Once Meerkat is launched, use the “Add Shape File” button to select the GIS shapefiles you’d like to work with. If this causes Rhino to crash, go into your Components Folder where the Meerkat files are located and unblock the Meerkat component and all of it’s .dll files. This interface is a fantastic attribute of Meerkat as it allows you to crop out any GIS info you don’t want. Use the rectangle at the top of the screen to select the region you’d like to use, then click Crop Shape File(s).
And nothing happens… at least that you can see. Meerkat has saved .mkgis files for you that you now need to reference with the Parse .mkgis module. Use a File Path module to select the correct path(s), and then plug that into the Parse .mkgis module. You may want to turn your Boolean Toggle to False, this will prevent you from launching Meerkat the next time you open your script.
You’ll notice that by default Meerkat positions the GIS information pretty far from the Rhino space origin. One trick to make the data more manageable is to center your data at 0,0.
Use the Area module to get the centroid of the Bounds in Point Space polyline. If you use the Vector 2pt module to calculate the vector between that centroid and a 0,0,0 point (created here by the Construct Point module set to default values), you can then use that vector to center the GIS geometry (Geometry per Shape) in Rhino space. From here you can just use a Polyline Module to create linework from the points.
These steps have created a basemap to work with, but now we need to start positioning geo-spatial coordinates. gHowl’s GEO -> XYZ module does this well, but we need to give it more information before it can run. Use the same vector information we used before to center the Bounds in Point Space polyline on 0,0,0. Explode the polyline, and use List Items modules to isolate the 0th and 2nd point of the polyline. These will become the P1_XYZ and P2_XYZ input of the GEO -> XYZ module.
From here, you need to massage the Bounds in Lat-Long output a little to feed it to the GEO -> XYZ module. The Bounds in Lat-Long output is essentially a string of text that needs to be broken in order to read as two points, use the Text Split module to break up the coordinates at the space. From here, use the List Item module again to isolate each point, then plug them into the GEO -> XYZ. Make sure you put the 0th point into P1_GEO and the 1st point into P2_GEO. Run whatever geo-spatial coordinates you’d like into the P input of the GEO -> XYZ, and you are mapping with Meerkat.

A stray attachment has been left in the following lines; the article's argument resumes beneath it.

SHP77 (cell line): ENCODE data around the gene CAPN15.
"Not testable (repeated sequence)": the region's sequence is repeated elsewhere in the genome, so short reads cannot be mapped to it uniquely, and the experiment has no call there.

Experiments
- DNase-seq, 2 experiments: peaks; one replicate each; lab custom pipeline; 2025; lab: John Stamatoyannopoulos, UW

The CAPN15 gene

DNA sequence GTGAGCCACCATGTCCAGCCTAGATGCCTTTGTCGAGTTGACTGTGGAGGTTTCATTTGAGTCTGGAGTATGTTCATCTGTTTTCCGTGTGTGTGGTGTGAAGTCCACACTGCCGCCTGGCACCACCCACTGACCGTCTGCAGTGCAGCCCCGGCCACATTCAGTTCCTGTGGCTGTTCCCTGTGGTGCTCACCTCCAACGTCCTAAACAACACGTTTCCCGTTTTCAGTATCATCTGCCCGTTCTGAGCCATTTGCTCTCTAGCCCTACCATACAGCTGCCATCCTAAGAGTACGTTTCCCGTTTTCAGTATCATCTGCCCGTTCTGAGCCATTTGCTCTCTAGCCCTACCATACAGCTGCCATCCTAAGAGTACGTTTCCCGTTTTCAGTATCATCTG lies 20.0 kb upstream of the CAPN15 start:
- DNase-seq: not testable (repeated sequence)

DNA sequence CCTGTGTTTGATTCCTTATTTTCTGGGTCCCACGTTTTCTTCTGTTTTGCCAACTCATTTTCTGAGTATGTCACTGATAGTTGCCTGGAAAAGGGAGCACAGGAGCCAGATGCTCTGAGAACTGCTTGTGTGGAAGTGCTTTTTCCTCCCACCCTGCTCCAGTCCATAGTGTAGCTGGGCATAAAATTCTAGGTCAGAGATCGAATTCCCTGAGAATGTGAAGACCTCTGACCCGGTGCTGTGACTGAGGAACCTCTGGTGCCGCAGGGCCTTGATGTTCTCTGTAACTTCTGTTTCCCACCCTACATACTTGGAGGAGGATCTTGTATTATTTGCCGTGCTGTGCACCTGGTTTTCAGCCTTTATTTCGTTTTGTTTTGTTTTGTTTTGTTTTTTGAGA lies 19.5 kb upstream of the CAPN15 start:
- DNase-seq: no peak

The GSAPP’s Cloud Lab released 50 people with EKG headsets into NYC’s DUMBO to try to measure neurological activity within the urban environment. The study mapped meditation dominant activity vs attention dominant activity to essentially map where people are blissing out and where people are focused. This project is fairly significant because this one of the first projects to use portable devices to understand how we engage with urban conditions.
Though EKG data is fairly limited, the implications of this workflow are huge- as devices that can control objects with our thoughts become more prevalent and mobile, ones that produce more sophisticated analysis of emotional response than EKG are coming as well. As the guys over at the Mind Research Network told me, we have the technology to precisely monitor emotion- it’s just not portable yet. Once these devices are mobile, these workflows that the Cloud Lab are proposing will produce a quantum leap in how we understand urban space.
Read more on the DUMBO Neural Cartography project here.
Hong Kong – Walking
Hong Kong – Cycling
Hong Kong – Running
Hong Kong – Vehicular Transport
Creators of the GH plugin Rabbit Morphocode have used Humanco Inc’s app Human to describe circulation patterns in 30 cities worldwide. The circulation is broken down by vehicle, giving interesting analysis about how people move through different metropolises. The imagery is remarkably beautiful and insightful… I would not have expected for Montreal to be #2 on this list for car traffic.
Edit: I incorrectly reported Human as having been created by Morphocode, it was created by Humanco Inc. Thanks @morphocode!